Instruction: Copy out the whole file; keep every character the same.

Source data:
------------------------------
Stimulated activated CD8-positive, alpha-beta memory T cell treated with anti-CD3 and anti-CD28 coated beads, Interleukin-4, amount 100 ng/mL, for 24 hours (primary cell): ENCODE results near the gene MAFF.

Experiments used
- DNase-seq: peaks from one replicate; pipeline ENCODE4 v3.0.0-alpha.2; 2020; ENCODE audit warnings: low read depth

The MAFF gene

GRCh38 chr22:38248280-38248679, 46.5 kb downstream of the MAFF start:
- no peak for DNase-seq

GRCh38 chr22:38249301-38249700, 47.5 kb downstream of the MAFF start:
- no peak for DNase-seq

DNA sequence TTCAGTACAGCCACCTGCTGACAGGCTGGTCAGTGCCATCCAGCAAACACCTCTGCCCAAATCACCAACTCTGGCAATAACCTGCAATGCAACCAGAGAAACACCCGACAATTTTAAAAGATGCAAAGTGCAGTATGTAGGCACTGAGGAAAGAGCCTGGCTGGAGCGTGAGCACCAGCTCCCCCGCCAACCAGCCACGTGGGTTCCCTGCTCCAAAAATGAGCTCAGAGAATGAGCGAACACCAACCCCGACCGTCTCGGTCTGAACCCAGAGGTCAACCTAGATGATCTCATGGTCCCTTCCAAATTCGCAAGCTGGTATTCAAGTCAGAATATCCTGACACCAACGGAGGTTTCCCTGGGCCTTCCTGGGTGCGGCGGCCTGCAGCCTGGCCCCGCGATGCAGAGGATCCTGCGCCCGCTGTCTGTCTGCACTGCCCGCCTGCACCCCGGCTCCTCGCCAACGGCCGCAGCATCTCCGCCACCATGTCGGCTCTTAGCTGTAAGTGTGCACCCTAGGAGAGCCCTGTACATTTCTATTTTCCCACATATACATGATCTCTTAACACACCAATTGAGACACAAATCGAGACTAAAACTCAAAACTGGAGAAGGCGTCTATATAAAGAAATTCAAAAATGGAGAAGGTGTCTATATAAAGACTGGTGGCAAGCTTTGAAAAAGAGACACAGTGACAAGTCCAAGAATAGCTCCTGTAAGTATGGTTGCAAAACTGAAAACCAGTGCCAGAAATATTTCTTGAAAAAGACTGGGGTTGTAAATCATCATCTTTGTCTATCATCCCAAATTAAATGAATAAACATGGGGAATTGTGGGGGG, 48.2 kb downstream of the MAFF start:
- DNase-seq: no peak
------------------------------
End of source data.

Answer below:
Stimulated activated CD8-positive, alpha-beta memory T cell treated with anti-CD3 and anti-CD28 coated beads, Interleukin-4, amount 100 ng/mL, for 24 hours (primary cell): ENCODE results near the gene MAFF.

Experiments used
- DNase-seq: peaks from one replicate; pipeline ENCODE4 v3.0.0-alpha.2; 2020; ENCODE audit warnings: low read depth

The MAFF gene

GRCh38 chr22:38248280-38248679, 46.5 kb downstream of the MAFF start:
- no peak for DNase-seq

GRCh38 chr22:38249301-38249700, 47.5 kb downstream of the MAFF start:
- no peak for DNase-seq

DNA sequence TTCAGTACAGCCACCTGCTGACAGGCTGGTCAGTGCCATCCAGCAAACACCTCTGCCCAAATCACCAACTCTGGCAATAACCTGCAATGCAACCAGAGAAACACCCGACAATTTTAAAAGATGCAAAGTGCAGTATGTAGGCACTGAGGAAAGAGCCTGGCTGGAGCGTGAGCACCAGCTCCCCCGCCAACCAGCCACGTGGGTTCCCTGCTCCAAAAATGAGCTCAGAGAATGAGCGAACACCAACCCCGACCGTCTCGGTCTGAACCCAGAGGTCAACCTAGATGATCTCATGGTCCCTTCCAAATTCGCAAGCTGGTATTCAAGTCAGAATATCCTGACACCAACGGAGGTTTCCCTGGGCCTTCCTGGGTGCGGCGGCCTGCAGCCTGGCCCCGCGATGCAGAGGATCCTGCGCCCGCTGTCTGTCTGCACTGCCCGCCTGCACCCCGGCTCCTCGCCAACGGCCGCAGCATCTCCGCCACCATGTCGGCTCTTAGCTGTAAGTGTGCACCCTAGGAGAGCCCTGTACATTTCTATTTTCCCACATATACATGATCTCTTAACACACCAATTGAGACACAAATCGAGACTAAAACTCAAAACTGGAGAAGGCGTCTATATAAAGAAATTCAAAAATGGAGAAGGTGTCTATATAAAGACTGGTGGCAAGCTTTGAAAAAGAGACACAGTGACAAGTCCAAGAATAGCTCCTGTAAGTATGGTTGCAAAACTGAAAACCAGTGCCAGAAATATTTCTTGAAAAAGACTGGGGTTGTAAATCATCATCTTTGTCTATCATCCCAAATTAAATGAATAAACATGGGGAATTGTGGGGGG, 48.2 kb downstream of the MAFF start:
- DNase-seq: no peak